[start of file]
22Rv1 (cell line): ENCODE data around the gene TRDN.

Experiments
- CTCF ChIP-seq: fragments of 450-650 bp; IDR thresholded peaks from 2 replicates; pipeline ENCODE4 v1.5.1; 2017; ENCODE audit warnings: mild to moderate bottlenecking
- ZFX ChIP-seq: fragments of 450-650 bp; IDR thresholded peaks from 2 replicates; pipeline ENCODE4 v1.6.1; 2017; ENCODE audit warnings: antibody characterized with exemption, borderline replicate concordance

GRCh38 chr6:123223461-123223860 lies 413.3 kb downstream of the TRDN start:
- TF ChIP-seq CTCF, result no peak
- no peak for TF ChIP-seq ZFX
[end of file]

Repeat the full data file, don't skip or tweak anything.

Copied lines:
22Rv1 (cell line): ENCODE data around the gene TRDN.

Experiments
- CTCF ChIP-seq: fragments of 450-650 bp; IDR thresholded peaks from 2 replicates; pipeline ENCODE4 v1.5.1; 2017; ENCODE audit warnings: mild to moderate bottlenecking
- ZFX ChIP-seq: fragments of 450-650 bp; IDR thresholded peaks from 2 replicates; pipeline ENCODE4 v1.6.1; 2017; ENCODE audit warnings: antibody characterized with exemption, borderline replicate concordance

GRCh38 chr6:123223461-123223860 lies 413.3 kb downstream of the TRDN start:
- TF ChIP-seq CTCF, result no peak
- no peak for TF ChIP-seq ZFX